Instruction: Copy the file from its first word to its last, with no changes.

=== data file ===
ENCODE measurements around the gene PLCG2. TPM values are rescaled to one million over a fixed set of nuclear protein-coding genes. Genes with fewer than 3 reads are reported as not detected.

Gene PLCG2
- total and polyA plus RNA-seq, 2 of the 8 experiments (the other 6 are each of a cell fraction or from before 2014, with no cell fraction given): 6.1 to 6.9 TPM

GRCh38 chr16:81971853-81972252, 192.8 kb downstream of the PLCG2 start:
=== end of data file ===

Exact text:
ENCODE measurements around the gene PLCG2. TPM values are rescaled to one million over a fixed set of nuclear protein-coding genes. Genes with fewer than 3 reads are reported as not detected.

Gene PLCG2
- total and polyA plus RNA-seq, 2 of the 8 experiments (the other 6 are each of a cell fraction or from before 2014, with no cell fraction given): 6.1 to 6.9 TPM

GRCh38 chr16:81971853-81972252, 192.8 kb downstream of the PLCG2 start: